• Use correct grammar, punctuation, and style. When you're applying for a loan or proposing your ideas to venture capitalists, you will be evaluated on the neatness and professionalism of the document.

• Don't feel you have to use the exact titles and headings noted in plans you may review. I encourage you to be creative with the format, as long as the basic elements are included, the information is structured sensibly, and the narrative is easy to read.

• Modify the plan and add sections that pertain to your company or that are specific to your industry. This customization will help to organize your thought process and make your business more marketable to potential investors and bankers.

• Review the document when you're done and let someone else take a look. This plan reflects you and your future; be certain it comes across as well as possible.

I. Company Name, Location, Owners, and Business Type

II. Mission Statement

III. Board of Directors/Advisors

IV. Business Vision/Executive Summary

V. Product Description and Pricing

VI. Market Segments and Target Customers

VII. Business Goals

VIII. Start-up Capital Needed

IX. First-Year Budget

X. Company Management and Roles


Comparable to a title page, this section can be as simple as listing on the front page the name and location of your company, including complete physical address, phone, fax, and e-mail, as well as the owners' names. If you haven't thought about how you will title the business and who in your family will be involved, this is the place to think through those important elements. For some, choosing a business name is as simple as using your farm or last name, but others may wish to consider developing a trade name that's unique but still conveys what you sell.

What's in a Name?

Consider selecting a name for your business that somehow describes what you do. This will make it easier for people who use search engines on the Internet to find you. This is especially important if you want people to locate you online for ordering, purchasing, and delivery.

You'll also include here the type of business you have decided to organize, whether it be a sole proprietorship, a corporation, a partnership, or a limited liability company (LLC). See chapter 4 for more information on business structure options.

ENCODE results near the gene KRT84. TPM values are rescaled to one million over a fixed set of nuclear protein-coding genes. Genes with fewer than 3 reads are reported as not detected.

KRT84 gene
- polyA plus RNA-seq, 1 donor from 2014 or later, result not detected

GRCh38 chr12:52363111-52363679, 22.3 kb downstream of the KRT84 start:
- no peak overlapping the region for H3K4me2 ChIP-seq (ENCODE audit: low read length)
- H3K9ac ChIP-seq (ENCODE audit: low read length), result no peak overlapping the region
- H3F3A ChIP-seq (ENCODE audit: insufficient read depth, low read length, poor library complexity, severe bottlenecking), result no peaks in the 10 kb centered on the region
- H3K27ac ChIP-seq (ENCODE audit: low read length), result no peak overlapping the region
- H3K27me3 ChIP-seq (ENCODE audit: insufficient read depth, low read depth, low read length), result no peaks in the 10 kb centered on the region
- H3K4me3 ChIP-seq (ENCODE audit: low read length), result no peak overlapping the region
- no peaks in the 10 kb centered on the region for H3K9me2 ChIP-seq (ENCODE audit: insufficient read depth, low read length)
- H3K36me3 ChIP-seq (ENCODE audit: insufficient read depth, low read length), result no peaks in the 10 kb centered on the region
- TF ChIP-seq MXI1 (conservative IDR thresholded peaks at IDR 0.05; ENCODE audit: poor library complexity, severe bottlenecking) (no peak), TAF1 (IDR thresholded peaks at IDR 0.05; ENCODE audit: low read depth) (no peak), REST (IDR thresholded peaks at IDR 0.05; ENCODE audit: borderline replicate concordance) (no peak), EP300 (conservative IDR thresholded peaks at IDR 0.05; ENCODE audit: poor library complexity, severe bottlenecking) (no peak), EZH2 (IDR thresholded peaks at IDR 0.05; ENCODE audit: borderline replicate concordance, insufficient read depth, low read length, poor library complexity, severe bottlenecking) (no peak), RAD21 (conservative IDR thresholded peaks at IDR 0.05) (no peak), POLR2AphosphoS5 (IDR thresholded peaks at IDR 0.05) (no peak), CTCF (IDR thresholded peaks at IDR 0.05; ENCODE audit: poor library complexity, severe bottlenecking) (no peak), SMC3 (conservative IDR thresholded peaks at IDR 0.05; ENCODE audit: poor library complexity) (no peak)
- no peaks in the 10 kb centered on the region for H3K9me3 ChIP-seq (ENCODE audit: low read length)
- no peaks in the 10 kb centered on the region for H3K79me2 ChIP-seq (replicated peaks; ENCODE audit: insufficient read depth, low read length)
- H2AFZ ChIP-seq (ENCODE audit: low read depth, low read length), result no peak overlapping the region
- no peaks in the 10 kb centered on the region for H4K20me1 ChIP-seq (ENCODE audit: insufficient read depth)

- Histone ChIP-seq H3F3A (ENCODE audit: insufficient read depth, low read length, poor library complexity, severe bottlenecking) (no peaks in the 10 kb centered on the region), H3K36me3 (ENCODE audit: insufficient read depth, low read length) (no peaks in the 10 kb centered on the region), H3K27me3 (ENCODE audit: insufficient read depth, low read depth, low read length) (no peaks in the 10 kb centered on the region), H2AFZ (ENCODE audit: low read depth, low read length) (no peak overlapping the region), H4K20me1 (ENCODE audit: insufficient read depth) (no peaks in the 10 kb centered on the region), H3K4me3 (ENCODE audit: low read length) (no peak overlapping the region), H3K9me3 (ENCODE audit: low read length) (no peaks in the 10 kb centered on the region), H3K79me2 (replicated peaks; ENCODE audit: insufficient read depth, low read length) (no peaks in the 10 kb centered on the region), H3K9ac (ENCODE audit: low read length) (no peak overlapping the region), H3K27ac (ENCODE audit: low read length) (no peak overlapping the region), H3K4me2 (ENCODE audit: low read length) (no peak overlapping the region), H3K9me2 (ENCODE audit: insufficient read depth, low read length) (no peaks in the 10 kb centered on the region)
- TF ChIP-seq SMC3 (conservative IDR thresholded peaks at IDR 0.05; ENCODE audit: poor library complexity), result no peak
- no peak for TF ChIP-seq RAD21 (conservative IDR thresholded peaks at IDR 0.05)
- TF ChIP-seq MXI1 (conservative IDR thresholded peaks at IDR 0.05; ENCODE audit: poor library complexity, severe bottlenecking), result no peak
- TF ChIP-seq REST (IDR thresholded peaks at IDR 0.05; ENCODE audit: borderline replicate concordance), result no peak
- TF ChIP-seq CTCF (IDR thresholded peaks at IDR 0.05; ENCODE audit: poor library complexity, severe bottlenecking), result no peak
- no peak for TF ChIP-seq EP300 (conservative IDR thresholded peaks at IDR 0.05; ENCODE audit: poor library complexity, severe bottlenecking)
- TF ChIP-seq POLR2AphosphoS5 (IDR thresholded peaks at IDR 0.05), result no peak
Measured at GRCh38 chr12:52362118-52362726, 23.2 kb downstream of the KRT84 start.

The mission statement is a series of sentences akin to the kind of statement at the top of a résumé, commonly referred to as the career objective. Like a career objective, you can shape your mission statement to clearly and briefly state what you're seeking. This statement could be as brief as one sentence or as long as three or four sentences, and is more philosophical than technical in style. It should set the tone for your company, letting the reader know who you are and your reasons and goals for existing.

The hard part about the mission statement is the part that makes it so useful. It's difficult to summarize who you are, what you do, and what your reasons are in a few short words, but it's worth the effort. Later, having drafted this brief statement, it will be easier for you to define your venture when someone asks. If you find this especially difficult, record your initial ideas on paper and come back to this section after you've worked through your entire plan; it may be easier to sum up then.

Here are some questions to ask yourself as you develop your mission statement:

• Are you an innovator? Are you building a completely new product?

• Are you making an existing idea better? If so, how?

• What will be your niche? For example, will you focus on quality? Service? Customization?

• Why are you in the business? Do you plan to grow and become larger, or will you support only small and local aims?

• Do you want to serve urban customers or other local farmers?

• Are you in this to raise a family and involve children in a small-farm business, or are you a retiree looking to get back to your roots?


If you're like many small farmers, the thought of answering to a board of directors (BOD) runs completely contrary to the notion of working for yourself. But hear me out. This type of board of directors isn't necessarily your standard corporate, suit-and-tie meeting stuff. Unless you're offering shares of your company for sale or asking investors to chip in their funds (see page 57 for more information on private investors), a board of directors is not essential, and if you do elect to have one, your business's decisions are not bound by the comments your board makes. You don't need to compensate board members for their time, either. You can also elect to refer to your BOD as a BOA, or board of advisors, if that makes you feel less restricted.